Raiders receive 3 compensatory draft picks

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Raiders receive 3 compensatory draft picks

As expected, the Raiders received a third-round compensatory pick in April's draft, No. 95 overall, but Oakland also received additional comp. picks in the fourth round (No. 129 overall) and fifth round (No. 168 overall).The Raiders, who lost free agents Nnamdi Asomugha, Zach Miller, Robert Gallery and Thomas Howard while signing free agent Kevin Boss last offseason, still hold their original picks in the fifth (No. 13 of the round) and sixth rounds (No. 19 of the round), respectively.It all gives new general manager Reggie McKenzie five draft picks with which to play heading into the April 26-28 draft, even as the Raiders currently have less than 3.72 million in salary cap room.RELATED: Raiders have little cap space breathing room
Comp. picks take place after a draft round is complete. But with New Orleans forfeiting its second-round selection as a "BountyGate" penalty and the Raiders having already used their third-round pick on Terrelle Pryor in last summer's supplemental draft, the draft is moved up two spots after the third round.Oakland traded away most of its 2012 draft picks, the Raiders' first-rounder going to Cincinnati for Carson Palmer, their second-rounder going to New England for selections that became Joe Barksdale and Taiwan Jones, their third-rounder used on Pryor, their fourth-rounder going to Washington two years ago for Jason Campbell and the seventh-round pick going to Seattle for Aaron Curry.So what kind of value should the Raiders expect from a No. 95 overall pick?Well, the last four No. 95 overall picks are: Pittsburgh cornerback Curtis Brown out of Texas in 2011; New Orleans tight end Jimmy Graham out of Miami in 2010; Arizona safety Rashad Johnson out of Alabama in 2009 and New York Giants receiver Mario Manningham, who recently signed with the 49ers, out of Michigan in 2008.In fact, Raiders free agent linebacker Darryl Blackstock is a No. 95 overall draft pick as well, taken by Arizona out of Virginia in 2005.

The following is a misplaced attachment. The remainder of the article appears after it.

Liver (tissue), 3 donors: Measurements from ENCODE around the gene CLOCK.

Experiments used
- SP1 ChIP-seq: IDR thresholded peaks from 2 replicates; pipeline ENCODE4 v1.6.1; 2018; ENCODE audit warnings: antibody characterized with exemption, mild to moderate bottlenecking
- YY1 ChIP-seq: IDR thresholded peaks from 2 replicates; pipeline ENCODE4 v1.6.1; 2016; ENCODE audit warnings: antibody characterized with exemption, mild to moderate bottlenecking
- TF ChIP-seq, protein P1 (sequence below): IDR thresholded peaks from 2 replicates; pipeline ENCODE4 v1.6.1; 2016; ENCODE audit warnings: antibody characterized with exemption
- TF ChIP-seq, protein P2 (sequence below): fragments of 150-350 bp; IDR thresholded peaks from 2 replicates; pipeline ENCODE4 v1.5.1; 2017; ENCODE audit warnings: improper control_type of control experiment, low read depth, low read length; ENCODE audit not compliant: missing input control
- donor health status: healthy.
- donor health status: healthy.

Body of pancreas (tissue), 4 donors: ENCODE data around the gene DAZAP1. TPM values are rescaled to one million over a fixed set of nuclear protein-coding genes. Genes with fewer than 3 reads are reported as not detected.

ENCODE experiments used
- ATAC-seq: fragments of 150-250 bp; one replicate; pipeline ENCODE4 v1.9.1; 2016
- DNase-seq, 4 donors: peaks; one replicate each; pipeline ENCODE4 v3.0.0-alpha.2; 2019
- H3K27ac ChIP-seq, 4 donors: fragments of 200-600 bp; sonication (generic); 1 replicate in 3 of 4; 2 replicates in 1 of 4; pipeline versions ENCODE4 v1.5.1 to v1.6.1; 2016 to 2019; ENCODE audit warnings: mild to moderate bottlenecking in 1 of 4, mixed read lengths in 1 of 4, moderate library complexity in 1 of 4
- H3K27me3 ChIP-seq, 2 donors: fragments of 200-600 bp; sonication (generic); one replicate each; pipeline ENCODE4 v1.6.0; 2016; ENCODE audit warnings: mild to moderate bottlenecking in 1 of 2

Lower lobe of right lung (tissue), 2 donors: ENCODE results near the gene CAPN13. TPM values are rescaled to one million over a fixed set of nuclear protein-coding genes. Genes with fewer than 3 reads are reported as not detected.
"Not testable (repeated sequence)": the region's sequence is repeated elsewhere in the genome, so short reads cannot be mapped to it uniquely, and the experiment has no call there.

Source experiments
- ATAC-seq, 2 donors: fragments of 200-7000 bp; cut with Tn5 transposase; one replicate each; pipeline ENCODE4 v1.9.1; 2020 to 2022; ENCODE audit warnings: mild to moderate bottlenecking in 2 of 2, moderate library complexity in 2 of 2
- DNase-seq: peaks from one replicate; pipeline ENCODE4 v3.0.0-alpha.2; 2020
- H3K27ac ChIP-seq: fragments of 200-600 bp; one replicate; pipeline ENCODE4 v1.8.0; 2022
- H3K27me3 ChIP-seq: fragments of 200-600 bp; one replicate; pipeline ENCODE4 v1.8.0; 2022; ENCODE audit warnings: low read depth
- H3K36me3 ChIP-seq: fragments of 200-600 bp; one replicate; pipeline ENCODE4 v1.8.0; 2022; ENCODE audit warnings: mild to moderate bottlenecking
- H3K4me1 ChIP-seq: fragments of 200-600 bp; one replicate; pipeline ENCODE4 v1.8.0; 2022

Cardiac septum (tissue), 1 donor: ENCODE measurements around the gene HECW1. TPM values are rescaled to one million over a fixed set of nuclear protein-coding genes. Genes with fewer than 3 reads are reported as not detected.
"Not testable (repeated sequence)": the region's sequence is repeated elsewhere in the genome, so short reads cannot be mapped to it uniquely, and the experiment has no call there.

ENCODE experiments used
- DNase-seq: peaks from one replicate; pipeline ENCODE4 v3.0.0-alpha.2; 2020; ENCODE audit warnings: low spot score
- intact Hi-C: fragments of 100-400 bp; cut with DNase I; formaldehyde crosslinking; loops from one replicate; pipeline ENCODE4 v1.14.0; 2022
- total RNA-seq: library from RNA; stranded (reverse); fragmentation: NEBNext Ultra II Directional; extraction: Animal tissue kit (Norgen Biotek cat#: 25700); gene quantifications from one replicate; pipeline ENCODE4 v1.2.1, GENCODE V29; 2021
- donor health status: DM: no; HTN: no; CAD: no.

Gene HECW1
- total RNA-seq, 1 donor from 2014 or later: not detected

Carr discusses contract negotiations with Raiders: 'These things take time'

Carr discusses contract negotiations with Raiders: 'These things take time'

Raiders general Reggie McKenzie plans to extend quarterback Derek Carr’s contract this offseason. That isn’t a new thing, something that has been in the works for some time. He re-affirmed that fact last week, citing his team’s commitment to work out a long-term deal likely the biggest in franchise history.

Carr was reportedly frustrated with the pace of contract talks after the NFL draft – they’re supposed to heat up this spring and summer – but said he believes a deal will get worked out before training camp begins.

That’s his deadline for an offseason deal, the point where he wants focus honed on football.

“I have an agent who is in charge of that and I am confident that he and Mr. (Reggie) McKenzie will work it out,” Carr, a Fresno State alum, told the Fresno Bee. “I am only focused on becoming a better football player and helping my teammates become better players.

“I have complete faith it will get done before training camp. These things take time. The Raiders know I want to be here; this is my family, and I know they want me to be their quarterback.”

The sides have discussed parameters of a long-term deal, with greater specifics to be ironed out in the future. Carr has long said he wants to be a Raider his entire career. The Raiders want him as the public face of their franchise. A new deal is expected by all parties, a sentiment that has never wavered on either side.

Carr is scheduled to make a $977,519 in base salary in 2017, the final year of his rookie contract.

Raiders offseason program intensifies as OTA sessions begin

Raiders offseason program intensifies as OTA sessions begin

The Raiders offseason program is five weeks old. Players have lifted weights. They’ve improved cardiovascular shape. They’ve done drills in position groups and discussed schematics. They’ve added rookies to a group now 90 strong.

On Monday, they can finally put on helmets. They still can’t wear pads or have full contact, but the Raiders can play 11-on-11. Receivers will be covered. Quarterback Derek Carr will throw into traffic. Generally speaking, the competition cranks up a bit.

The NFL collective bargaining agreement has strict mandates regarding offseason activity, and a period formally called “Phase III” allows for more realistic on-field football work.

The Raiders will conduct 10 OTA sessions over the next three weeks. The media can watch three of them. Tuesday is the first, with another in each of the next two weeks. These sessions are technically voluntary, though the Raiders generally hover around perfect attendance. Head coach Jack Del Rio prefers his team be unified in the offseason. Players know it and show up.

There is a mandatory minicamp from June 13-15 which wraps the offseason program and starts a quiet period that extends until training camp begins in late July.

These OTAs offer an opportunity for new players to learn the system, for adjustments to be made and for chemistry to be built heading into a 2017 season where expectations are high.